Ukraine has marked Holocaust Memorial Day by confirming its plans for a memorial centre on the site of one of the worst massacres of Jews during the Second World War.
Nearly 34,000 people were murdered by Nazi German forces and local collaborators over two days in September 1941 at Babyn Yar, a site on the outskirts of the country’s capital Kyiv.
The area is thought to be Europe’s largest mass grave containing over 100,000 bodies, including Jews and ethnic Poles.
Most of the victims were shot dead.
Over 1.5 million Jews were murdered in similar mass shootings across eastern Europe during the Nazi offensive against the Soviet Union.
The Babyn Yar site was largely neglected until five years ago but will soon host a large complex that includes places for religious worship, museum and exhibition spaces, and a structure depicting the victims’ names.
The Babyn Yar Holocaust Memorial Centre says the first synagogue on the site will be completed in time to commemorate the 80th anniversary of the massacre in September.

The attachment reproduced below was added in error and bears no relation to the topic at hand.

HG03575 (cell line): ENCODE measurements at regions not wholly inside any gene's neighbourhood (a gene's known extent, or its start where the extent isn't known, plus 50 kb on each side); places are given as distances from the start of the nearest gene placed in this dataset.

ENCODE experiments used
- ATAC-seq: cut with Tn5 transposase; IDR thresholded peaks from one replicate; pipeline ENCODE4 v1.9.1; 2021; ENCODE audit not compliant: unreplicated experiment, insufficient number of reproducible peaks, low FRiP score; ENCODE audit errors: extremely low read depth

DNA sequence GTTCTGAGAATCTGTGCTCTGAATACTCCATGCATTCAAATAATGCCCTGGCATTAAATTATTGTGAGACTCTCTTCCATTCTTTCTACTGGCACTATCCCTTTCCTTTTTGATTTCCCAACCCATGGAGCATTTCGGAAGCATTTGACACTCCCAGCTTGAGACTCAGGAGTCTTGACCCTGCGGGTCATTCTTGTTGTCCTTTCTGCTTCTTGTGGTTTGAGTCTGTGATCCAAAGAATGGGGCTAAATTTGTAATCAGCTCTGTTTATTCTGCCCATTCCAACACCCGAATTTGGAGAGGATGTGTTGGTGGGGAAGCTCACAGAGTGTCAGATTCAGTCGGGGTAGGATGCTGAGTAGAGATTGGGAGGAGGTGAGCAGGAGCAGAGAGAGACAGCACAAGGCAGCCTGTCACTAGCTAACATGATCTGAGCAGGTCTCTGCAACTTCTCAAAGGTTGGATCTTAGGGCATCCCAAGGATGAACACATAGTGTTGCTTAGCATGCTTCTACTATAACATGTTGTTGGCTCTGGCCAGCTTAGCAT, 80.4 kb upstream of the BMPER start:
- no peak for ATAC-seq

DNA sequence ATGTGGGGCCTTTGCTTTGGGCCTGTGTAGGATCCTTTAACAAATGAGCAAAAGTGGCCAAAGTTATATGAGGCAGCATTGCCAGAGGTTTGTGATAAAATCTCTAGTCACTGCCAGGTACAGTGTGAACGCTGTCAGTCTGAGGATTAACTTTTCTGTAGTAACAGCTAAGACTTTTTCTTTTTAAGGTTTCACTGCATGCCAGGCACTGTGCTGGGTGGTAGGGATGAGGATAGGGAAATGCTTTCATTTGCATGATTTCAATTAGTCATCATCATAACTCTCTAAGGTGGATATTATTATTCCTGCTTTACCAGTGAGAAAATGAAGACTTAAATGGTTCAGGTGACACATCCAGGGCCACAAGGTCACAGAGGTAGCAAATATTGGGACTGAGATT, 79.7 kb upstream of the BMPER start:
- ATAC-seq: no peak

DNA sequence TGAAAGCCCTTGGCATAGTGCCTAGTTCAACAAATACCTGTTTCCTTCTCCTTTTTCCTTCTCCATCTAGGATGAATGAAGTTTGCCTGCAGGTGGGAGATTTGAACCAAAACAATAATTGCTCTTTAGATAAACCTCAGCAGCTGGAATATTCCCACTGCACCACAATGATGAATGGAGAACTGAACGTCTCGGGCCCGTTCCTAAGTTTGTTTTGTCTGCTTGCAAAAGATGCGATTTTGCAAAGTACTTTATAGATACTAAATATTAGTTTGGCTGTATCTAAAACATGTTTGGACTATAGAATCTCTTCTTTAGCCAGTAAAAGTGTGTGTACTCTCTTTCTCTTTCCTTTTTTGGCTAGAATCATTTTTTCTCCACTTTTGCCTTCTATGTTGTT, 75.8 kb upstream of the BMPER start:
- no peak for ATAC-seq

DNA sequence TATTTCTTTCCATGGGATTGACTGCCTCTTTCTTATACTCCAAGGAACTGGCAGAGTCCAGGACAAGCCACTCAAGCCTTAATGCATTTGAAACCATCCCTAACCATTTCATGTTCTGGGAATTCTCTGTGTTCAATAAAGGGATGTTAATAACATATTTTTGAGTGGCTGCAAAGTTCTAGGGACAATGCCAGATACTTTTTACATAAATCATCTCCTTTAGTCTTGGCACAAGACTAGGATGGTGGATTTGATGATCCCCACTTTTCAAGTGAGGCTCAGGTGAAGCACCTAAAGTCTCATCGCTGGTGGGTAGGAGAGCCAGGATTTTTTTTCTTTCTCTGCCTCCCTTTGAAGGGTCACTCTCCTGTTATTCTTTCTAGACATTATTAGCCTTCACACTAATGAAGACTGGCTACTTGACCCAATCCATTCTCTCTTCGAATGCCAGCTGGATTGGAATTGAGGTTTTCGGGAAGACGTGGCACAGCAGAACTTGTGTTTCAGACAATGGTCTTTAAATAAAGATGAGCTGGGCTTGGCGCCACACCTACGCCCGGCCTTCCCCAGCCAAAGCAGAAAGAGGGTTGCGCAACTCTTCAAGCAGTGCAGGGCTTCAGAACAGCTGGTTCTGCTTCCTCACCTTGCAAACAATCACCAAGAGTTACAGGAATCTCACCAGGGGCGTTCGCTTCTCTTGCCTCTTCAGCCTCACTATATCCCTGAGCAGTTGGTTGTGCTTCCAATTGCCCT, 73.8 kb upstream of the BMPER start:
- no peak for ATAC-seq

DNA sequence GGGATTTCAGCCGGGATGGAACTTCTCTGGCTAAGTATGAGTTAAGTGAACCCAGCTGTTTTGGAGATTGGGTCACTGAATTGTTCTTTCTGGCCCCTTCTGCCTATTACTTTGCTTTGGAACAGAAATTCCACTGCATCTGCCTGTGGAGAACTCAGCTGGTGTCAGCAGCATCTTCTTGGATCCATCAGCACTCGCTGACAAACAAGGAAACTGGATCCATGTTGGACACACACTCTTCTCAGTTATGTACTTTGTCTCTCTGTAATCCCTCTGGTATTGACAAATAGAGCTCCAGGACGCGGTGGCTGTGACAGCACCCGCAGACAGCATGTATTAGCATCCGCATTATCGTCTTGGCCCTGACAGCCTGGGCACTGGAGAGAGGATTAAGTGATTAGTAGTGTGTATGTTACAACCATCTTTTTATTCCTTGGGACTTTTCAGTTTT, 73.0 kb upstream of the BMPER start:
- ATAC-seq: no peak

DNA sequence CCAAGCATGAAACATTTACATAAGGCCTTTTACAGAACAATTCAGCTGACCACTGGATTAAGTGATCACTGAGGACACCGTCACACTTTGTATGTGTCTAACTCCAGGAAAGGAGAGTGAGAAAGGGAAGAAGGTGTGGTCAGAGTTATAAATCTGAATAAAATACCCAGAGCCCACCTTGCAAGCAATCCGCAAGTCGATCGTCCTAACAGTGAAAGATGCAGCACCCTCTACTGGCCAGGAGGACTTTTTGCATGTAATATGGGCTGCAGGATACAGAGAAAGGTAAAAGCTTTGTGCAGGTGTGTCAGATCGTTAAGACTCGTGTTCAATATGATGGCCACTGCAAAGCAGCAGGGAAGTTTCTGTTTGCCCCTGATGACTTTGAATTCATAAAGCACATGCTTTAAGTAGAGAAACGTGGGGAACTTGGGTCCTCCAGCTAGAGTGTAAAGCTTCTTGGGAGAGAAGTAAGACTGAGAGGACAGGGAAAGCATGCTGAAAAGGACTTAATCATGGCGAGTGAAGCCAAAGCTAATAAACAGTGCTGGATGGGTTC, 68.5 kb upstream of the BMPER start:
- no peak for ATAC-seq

“It will transform a place of killing and destruction into a sacred space,” said Ilya Khrzhanovsky, the centre’s artistic director.
“It is designed in a way that everyone can connect to a life that was and is no longer. The construction of this complex will keep the story of the Jews of Ukraine and Eastern Europe alive.”
But the project has been controversial in Ukraine, particularly among far-right nationalists who do not accept local residents collaborated with the wartime massacres.
Memories and discussion of the Babyn Yar massacre were widely suppressed in Soviet-era Ukraine after the Second World War.
In recent years some have sought to rehabilitate wartime Ukrainian nationalists like Stepan Bandera, who led a movement that worked with the Nazis and killed tens of thousands of people during the war.
Several streets and buildings named after Bandera exist across the country.
Some official policies of rehabilitation were reversed by Ukraine’s current president Volodymr Zelenskyy, who is Jewish, when he removed nationalist historians from public office.
The former Jewish Agency chairman Natan Sharansky, who was born in Ukraine in 1948, noted that he knew nothing of the Babyn Yar massacre until he left the country — which was why the memorial centre “will help fill a vacuum in the field of Holocaust studies.”
When completed, the 150-hectare memorial complex will contain separate museums commemorating the Babyn Yar massacre and the wider Holocaust of Jews in Ukraine and eastern Europe.
There will also be a multimedia centre and a learning space for children.